There’s not much to do in the village at first glance. Everyone’s up at dawn, around 5am or 5:30am, and everyone’s in bed by 8pm or 9pm. But I often go on runs in the morning, then take a bucket bath (COLD), then eat, then it’s time for lessons. Then I’ll take a nap (because the GD rooster wakes me up every morning at 4am) or read or so homework, eat, chat, and have another lesson. Then it’s 4pm or 5pm, and I’ll play volleyball or chat. It gets dark by 6pm, I’ll eat dinner, then it’s 8pm and time to sleep.

There was also a feria (festival) in El Lagartillo yesterday. It was very fun, all the people from the surrounding villages came to join in the carnival-like entertainment.

Oh, and it’s my birthday today. I kind of forgot. But now I’m 23, and once again I get an entire new country as a birthday present to myself.

ACHUAPA

IMG_5138
A store in Achuapa, a nearby village. I asked the owner why she had a star of David above her door, and she told me it was there when she bought the building.
IMG_5130
Horse-shoes for sale in a shop in Achuapa.
IMG_5124
Achuapa.
IMG_5136
Men sifting the rubbish out of a batch of harvested sesame seeds in a agricultural cooperative in Achuapa.
IMG_5147
A typically outfitted horse in Achuapa.
IMG_5150
A woman on her way back from the market in Achuapa. When I asked if I could take her picture, she giggled and immediately struck a pose.
IMG_5162
A woman in Achuapa toting a typical double-layered parasol/umbrella. It’s strikingly hot in the mornings, with torrential downpours in the afternoon, so a parasol/umbrella is incredibly useful.
IMG_5167
Lots of bike shops in Achuapa. As I snapped a picture, this guy automatically flashed signs. Um, ok.
IMG_5172
A stop sign in Achuapa. Not sure why it says “Alto” instead of “Para.”
IMG_5173
Chicas on their way to school in Achuapa.
IMG_5149
Horse in Achuapa.
IMG_5220
Oxen pulling a cart in Achuapa.

EL LAGARTILLO

IMG_5106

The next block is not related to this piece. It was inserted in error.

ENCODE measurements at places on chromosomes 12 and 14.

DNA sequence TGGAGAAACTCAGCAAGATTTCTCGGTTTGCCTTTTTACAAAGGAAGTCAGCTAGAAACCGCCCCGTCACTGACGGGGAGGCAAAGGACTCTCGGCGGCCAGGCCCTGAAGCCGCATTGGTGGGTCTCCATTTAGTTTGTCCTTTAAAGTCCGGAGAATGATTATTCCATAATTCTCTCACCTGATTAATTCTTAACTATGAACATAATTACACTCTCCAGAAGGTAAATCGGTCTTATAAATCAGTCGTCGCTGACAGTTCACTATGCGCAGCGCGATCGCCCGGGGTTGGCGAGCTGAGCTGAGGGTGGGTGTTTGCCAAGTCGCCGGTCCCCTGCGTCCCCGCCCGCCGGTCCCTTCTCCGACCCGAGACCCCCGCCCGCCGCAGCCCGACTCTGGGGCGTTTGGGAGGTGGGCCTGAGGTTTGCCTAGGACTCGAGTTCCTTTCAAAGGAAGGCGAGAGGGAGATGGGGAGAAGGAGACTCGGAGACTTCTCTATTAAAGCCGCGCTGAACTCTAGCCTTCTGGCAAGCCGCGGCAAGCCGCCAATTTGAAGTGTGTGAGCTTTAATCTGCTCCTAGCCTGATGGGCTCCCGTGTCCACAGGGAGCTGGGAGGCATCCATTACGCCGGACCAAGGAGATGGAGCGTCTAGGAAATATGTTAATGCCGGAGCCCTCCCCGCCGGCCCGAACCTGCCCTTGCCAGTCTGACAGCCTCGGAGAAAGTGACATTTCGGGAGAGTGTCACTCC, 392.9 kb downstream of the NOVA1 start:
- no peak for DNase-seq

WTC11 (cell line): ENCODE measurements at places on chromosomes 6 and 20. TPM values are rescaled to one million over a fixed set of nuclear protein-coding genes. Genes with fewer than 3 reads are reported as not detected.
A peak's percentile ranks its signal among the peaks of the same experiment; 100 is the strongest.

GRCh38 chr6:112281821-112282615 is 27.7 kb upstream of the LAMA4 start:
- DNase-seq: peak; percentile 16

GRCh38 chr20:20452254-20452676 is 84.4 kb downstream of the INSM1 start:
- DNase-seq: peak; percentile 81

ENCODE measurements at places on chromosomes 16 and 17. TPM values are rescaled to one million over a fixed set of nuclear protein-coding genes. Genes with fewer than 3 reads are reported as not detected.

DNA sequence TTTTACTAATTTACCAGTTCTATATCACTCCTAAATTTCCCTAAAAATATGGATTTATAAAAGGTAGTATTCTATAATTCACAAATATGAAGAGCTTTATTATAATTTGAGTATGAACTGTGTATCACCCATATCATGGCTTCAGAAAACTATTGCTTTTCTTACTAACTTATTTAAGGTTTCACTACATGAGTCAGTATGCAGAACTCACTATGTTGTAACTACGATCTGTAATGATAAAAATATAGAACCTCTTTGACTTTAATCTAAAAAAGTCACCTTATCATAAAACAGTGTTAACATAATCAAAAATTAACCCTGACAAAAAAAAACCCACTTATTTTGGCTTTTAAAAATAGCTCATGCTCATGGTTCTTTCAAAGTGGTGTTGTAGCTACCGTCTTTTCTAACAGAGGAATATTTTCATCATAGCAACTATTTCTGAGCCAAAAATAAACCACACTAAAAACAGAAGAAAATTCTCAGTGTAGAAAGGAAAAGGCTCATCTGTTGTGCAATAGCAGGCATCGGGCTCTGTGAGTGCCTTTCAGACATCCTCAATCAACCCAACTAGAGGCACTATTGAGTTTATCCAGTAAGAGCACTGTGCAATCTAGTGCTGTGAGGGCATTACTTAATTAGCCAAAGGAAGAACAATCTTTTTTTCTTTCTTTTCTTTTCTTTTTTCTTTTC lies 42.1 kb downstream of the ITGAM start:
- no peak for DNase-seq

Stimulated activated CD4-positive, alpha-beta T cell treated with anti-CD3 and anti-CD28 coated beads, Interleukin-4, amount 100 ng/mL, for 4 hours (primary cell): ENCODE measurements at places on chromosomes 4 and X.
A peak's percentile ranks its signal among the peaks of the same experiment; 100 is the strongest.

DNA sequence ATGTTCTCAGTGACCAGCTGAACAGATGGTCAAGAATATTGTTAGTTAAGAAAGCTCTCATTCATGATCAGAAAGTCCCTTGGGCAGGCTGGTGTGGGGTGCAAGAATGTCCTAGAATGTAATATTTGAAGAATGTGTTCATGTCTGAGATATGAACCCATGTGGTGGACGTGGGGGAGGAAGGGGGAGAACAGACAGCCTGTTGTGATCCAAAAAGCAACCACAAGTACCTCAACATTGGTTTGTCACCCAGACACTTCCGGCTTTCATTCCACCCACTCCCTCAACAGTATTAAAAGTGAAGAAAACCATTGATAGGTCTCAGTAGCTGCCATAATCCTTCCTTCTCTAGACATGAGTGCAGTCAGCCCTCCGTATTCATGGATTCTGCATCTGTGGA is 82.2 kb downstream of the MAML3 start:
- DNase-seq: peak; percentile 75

Each afternoon (around 4) it pours in El Lagartillo, my village.
IMG_5185
Una vaca.
IMG_5178
Rosa, a family friend, making atole: a sweet pudding-mush made from corn and sugar.
IMG_5112
My room in El Lagartillo. It’s quite nice, actually – I have my own light, my own door to the outside, my own mosquito net, and my own room. In a culture where privacy isn’t a priority, I feel very privileged.

LA FERIA EN EL LAGARTILLO

IMG_5775
A team of men trying to climb the pole to get to the money on top.

IMG_5315
Setting up the “jousting” race, where the riders have to put a sharpened stick about the size of a pencil through a tiny rig hanging on the rope. At the end, the man with the most rings wins, and the lady who accepts his proffered ring becomes “La Reina de la Fiesta” and rides with him on his horse through the fiesta.

IMG_5679 IMG_5351 IMG_5599

IMG_5730
Children watching the horse jousting.
IMG_5288
Carrera de sacos (Sack races)
IMG_5222
A horse masquerade.
IMG_5240
Roulette. I won a bag of buñuelos (doughnuts)
IMG_5304
Lots of footraces.
IMG_5309
Carne asada, tortilla de maiz, lechuga, y limo.

Advertisements

Leave a Reply

Fill in your details below or click an icon to log in:

WordPress.com Logo

You are commenting using your WordPress.com account. Log Out /  Change )

Google+ photo

You are commenting using your Google+ account. Log Out /  Change )

Twitter picture

You are commenting using your Twitter account. Log Out /  Change )

Facebook photo

You are commenting using your Facebook account. Log Out /  Change )

w

Connecting to %s